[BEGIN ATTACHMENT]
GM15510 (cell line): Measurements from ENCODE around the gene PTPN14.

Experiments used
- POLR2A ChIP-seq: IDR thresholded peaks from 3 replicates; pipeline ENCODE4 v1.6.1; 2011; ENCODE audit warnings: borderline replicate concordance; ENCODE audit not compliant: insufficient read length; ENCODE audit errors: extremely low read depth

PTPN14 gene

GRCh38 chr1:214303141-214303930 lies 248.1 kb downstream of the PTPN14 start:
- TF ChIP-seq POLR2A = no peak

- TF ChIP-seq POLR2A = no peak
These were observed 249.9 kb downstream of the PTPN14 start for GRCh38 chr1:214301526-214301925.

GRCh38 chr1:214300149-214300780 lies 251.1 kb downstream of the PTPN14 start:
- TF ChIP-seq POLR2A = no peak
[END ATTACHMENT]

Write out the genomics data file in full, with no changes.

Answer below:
GM15510 (cell line): Measurements from ENCODE around the gene PTPN14.

Experiments used
- POLR2A ChIP-seq: IDR thresholded peaks from 3 replicates; pipeline ENCODE4 v1.6.1; 2011; ENCODE audit warnings: borderline replicate concordance; ENCODE audit not compliant: insufficient read length; ENCODE audit errors: extremely low read depth

PTPN14 gene

GRCh38 chr1:214303141-214303930 lies 248.1 kb downstream of the PTPN14 start:
- TF ChIP-seq POLR2A = no peak

- TF ChIP-seq POLR2A = no peak
These were observed 249.9 kb downstream of the PTPN14 start for GRCh38 chr1:214301526-214301925.

GRCh38 chr1:214300149-214300780 lies 251.1 kb downstream of the PTPN14 start:
- TF ChIP-seq POLR2A = no peak